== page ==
"I felt very outside," she said. After that, she began asking questions.

Talking helps, other experts say.

On the other hand, Navy Petty Officer David Dimier's work was classified as a government secret. Dimier, 32, an explosives ordnance technician, cleared mines in the captured Iraqi harbor.

Now home in Temecula, Dimier feels alienated. When people ask him questions, he said, he frequently gets the sense that "they don't get it." Dimier, who's been in the Navy seven years, has yet to find the tempo of peacetime life, even though he returned a month ago.

"It's a sense of detachment," he said. "You see everybody's life going on around you and you're not part of it."

Navy Lt. Cmdr. Betty Burns, chief of counseling at Camp Pendleton, said Marines, sailors and their spouses are being warned of the "fantasy of the return."

"We tell them to take time," Burns said. "It's not going to be, 'I'm back home and everything is wonderful.' "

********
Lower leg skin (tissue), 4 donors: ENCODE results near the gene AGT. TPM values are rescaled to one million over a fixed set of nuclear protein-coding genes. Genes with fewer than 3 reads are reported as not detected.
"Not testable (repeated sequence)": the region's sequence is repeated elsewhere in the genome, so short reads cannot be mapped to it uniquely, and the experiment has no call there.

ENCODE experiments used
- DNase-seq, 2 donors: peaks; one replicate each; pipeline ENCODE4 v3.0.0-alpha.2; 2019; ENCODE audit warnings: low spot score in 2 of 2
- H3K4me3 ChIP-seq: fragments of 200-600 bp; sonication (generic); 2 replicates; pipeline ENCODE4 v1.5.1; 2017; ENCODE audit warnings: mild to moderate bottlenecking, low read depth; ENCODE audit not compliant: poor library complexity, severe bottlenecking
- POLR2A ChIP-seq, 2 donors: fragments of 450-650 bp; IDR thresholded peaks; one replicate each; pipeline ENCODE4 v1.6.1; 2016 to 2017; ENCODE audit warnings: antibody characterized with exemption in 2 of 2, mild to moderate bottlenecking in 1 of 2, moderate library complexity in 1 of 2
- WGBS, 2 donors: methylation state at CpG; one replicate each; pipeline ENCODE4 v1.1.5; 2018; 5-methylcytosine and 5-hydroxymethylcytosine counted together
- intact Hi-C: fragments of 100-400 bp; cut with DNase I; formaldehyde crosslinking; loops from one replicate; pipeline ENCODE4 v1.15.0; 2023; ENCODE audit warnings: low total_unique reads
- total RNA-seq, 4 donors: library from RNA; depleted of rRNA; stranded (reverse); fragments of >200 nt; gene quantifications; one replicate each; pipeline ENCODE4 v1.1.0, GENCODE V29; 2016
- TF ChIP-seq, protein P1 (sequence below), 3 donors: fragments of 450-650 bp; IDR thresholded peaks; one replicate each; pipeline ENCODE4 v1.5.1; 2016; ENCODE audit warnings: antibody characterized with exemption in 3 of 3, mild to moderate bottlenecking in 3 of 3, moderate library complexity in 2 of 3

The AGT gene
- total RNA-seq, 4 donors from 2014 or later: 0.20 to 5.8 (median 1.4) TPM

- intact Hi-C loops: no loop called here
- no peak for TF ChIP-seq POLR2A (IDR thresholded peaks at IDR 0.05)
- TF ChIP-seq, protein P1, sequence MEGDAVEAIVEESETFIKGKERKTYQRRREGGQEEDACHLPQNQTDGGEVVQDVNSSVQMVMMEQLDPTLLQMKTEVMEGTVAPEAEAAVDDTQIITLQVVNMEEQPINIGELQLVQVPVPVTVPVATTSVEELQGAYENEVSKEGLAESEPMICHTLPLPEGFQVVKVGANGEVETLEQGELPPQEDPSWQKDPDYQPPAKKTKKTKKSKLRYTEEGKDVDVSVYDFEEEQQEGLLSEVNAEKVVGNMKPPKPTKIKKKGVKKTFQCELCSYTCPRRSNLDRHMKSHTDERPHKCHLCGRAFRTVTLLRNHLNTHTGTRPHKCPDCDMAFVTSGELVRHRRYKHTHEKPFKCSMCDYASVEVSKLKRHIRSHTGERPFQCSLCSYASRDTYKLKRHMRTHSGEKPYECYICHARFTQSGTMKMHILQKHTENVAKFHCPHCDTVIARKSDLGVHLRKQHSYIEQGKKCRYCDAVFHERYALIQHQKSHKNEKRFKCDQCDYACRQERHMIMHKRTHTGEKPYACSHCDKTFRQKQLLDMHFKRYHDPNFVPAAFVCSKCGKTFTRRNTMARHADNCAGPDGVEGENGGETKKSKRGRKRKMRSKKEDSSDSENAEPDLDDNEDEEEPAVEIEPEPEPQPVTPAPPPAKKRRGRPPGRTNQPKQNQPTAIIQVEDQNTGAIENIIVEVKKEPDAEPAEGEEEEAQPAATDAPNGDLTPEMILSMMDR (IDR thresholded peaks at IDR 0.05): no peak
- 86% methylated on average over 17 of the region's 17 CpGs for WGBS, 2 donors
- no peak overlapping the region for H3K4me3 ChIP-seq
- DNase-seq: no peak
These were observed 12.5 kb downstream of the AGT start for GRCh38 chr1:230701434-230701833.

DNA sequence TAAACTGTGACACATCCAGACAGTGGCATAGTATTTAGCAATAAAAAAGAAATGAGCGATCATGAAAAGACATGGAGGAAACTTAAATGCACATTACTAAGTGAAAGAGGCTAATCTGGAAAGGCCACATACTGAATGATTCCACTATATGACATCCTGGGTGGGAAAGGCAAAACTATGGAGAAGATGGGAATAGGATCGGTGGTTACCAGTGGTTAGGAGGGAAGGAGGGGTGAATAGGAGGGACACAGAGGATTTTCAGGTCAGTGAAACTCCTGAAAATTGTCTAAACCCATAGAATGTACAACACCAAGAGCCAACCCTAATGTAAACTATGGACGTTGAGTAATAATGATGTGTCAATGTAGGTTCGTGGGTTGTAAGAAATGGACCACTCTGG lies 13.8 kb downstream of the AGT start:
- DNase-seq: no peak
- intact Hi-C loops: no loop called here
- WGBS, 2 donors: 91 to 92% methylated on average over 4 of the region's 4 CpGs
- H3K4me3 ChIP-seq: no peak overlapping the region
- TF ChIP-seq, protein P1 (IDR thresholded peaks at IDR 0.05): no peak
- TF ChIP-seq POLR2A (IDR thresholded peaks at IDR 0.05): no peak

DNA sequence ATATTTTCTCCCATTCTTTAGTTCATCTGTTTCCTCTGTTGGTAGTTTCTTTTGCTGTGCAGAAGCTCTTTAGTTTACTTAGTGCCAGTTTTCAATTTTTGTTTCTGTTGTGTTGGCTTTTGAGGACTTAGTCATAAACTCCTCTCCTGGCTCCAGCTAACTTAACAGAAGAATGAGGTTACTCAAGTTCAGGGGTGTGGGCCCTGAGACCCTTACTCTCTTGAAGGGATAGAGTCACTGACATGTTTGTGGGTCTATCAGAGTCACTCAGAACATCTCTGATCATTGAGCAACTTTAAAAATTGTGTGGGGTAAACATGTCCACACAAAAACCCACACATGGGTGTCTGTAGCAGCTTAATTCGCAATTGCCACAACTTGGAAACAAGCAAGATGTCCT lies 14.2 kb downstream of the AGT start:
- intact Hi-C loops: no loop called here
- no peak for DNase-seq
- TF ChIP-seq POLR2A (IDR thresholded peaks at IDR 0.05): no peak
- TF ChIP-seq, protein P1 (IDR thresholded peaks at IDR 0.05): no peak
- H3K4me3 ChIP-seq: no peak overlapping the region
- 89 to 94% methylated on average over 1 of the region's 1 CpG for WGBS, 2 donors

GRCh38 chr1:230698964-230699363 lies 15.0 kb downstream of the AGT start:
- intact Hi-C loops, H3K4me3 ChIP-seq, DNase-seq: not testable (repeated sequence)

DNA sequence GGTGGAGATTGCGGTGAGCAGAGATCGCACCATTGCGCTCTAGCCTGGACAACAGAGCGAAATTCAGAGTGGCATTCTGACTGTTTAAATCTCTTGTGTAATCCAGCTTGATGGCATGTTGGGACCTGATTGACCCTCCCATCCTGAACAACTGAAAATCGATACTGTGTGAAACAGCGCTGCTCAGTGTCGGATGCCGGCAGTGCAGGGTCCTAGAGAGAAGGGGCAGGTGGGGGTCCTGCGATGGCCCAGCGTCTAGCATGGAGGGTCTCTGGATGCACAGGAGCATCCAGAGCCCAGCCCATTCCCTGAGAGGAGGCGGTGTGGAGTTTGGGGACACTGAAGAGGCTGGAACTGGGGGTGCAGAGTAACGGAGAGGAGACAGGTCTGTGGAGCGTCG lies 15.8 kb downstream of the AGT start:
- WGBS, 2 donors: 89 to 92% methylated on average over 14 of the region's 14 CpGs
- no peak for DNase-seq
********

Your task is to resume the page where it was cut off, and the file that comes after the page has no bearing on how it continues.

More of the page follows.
Many returnees suffer the greatest letdown in the first weeks after returning, said Navy Capt. Jennifer Berg, chairman of the psychiatry unit at Naval Medical Center in San Diego.

"There is a sense of not fitting in when they come home that is very stressful," Berg said. "After the initial wave of acceptance, interest drops off and people feel detached."

This was true for Rodriguez-Street.

Rodriguez-Street was in the 1st Battalion, 5th Regiment of the 1st Marine Expeditionary Force, which was the first Marine unit to storm Baghdad. He shot at Iraqi soldiers and saw the flash of their guns as they fired at him.

But when he returned to Camp Pendleton two weeks ago, it was not the dead who haunted him. It was the Iraqi children who had scampered barefoot to wave hello to the victorious Americans. The kids were so skinny that their bones showed through their skin.